Weeding, mulching, pruning, fertilizing, watering, and a few other tasks on the August Garden Checklist Zones 6-8 will do wonders to keep your garden thriving and productive in the heat of summer.
Weeding the Summer Garden
Practice organic weed control by continuing to weed your gardens regularly. The more often you evict those weeds, the less likely they will have the opportunity to go to seed and further propagate.
Pruning Plants In August
- By the end of the month, you can remove the female flowers from pumpkin plants to push more energy back into the producing plant.
- Pinch off basil to promote a bushier plant and keep it from going to seed.
- Pinch off the flowers of coleus plants to encourage a fuller plant with more beautiful foliage.
- Deadhead flowering annuals and perennials.
- Trim back herbs to prevent going to seed and prolong your harvest.
- Prune tomato suckers, peppers, and eggplant to encourage new growth.
- Prune squash plants if their foliage is overlapping other plants.
- Pruning of shrubs should stop at this point of the season unless it is to prune away dead or damaged limbs.
Fertilizing Your Garden & Landscape
Vegetables are heavy feeders and have been working hard to produce this summer, so they could benefit from a side dressing of compost or organic fertilizer. If you are using your summer vegetable garden beds for a fall crop, it is paramount to bolster the soil with nutrients and organic soil amendments.
Avoid fertilizing shrubs and trees now, as the resulting push of new growth may not thrive well as frost dates loom in the not too distant future.
How to Water Your Summer Garden
Plant root systems are well developed by now, so long, deep watering sessions are paramount for your vegetable gardens, hanging baskets, perennial gardens, and fruit trees success.
Give your plants a thorough drink and allow the soil to dry between waterings. Container plants and hanging baskets may require daily watering because the heat can dry them out quickly.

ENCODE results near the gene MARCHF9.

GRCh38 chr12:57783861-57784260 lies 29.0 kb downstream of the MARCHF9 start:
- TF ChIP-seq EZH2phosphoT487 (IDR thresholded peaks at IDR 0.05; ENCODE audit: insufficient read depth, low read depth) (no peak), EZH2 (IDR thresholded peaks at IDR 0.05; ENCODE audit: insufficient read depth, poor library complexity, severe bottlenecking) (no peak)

As always, if there is a water usage restriction in your area, please abide by those regulations.
Other August Garden Checklist Zones 6-8 Must-Dos
- Repair bare spots in lawns.
- Divide irises and perennials at the end of the month.
- Remove dead or underperforming annuals. If they are not thriving now, it’s best to cut your losses. Place a high-performing container of blooms in empty spots.
- Deadhead perennial flower heads.
- Collect seeds from your most successful vegetables, herbs, and flowers.
- Remove spent tomato plants and pumpkin vines to make room for fall plantings.
August Outdoor Planting
Don’t forget, planting can still be put on your August Garden Checklist. Sow seeds for the following plants so they will be ready for fall harvest:
Set out transplants for your fall garden:
By the end of the month, transplant indoor seedlings of:
- Swiss Chard
Provide them with some sun protection if temperatures really start to soar.
Summer Garden Harvests
Continue to harvest your vegetables, checking them daily for developed fruits. Regular harvesting encourages more fruiting and helps to avoid woody or bitter produce. A simple zucchini can double in size overnight, so keep that in mind!
In addition to the ongoing vegetables available for harvest, peaches, plums, raspberries, and blackberries are ready for picking.